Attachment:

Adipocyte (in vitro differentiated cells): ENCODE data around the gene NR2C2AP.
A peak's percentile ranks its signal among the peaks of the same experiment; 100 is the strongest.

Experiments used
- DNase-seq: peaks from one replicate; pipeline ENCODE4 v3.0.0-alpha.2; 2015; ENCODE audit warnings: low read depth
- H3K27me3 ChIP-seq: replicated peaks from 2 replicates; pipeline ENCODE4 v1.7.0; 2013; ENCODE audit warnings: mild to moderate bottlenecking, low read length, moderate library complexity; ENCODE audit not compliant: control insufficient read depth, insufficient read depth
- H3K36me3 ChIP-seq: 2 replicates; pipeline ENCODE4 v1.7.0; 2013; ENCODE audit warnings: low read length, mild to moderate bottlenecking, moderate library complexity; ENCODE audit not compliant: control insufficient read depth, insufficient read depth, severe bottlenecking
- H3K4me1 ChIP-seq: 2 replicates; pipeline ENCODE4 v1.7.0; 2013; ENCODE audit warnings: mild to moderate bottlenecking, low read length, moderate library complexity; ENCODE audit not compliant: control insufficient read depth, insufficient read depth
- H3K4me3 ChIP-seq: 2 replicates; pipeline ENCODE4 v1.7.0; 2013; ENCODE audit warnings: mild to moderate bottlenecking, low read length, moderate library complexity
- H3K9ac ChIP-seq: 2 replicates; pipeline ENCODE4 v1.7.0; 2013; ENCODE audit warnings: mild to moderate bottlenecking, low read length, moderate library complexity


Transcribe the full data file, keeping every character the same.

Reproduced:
Adipocyte (in vitro differentiated cells): ENCODE data around the gene NR2C2AP.
A peak's percentile ranks its signal among the peaks of the same experiment; 100 is the strongest.

Experiments used
- DNase-seq: peaks from one replicate; pipeline ENCODE4 v3.0.0-alpha.2; 2015; ENCODE audit warnings: low read depth
- H3K27me3 ChIP-seq: replicated peaks from 2 replicates; pipeline ENCODE4 v1.7.0; 2013; ENCODE audit warnings: mild to moderate bottlenecking, low read length, moderate library complexity; ENCODE audit not compliant: control insufficient read depth, insufficient read depth
- H3K36me3 ChIP-seq: 2 replicates; pipeline ENCODE4 v1.7.0; 2013; ENCODE audit warnings: low read length, mild to moderate bottlenecking, moderate library complexity; ENCODE audit not compliant: control insufficient read depth, insufficient read depth, severe bottlenecking
- H3K4me1 ChIP-seq: 2 replicates; pipeline ENCODE4 v1.7.0; 2013; ENCODE audit warnings: mild to moderate bottlenecking, low read length, moderate library complexity; ENCODE audit not compliant: control insufficient read depth, insufficient read depth
- H3K4me3 ChIP-seq: 2 replicates; pipeline ENCODE4 v1.7.0; 2013; ENCODE audit warnings: mild to moderate bottlenecking, low read length, moderate library complexity
- H3K9ac ChIP-seq: 2 replicates; pipeline ENCODE4 v1.7.0; 2013; ENCODE audit warnings: mild to moderate bottlenecking, low read length, moderate library complexity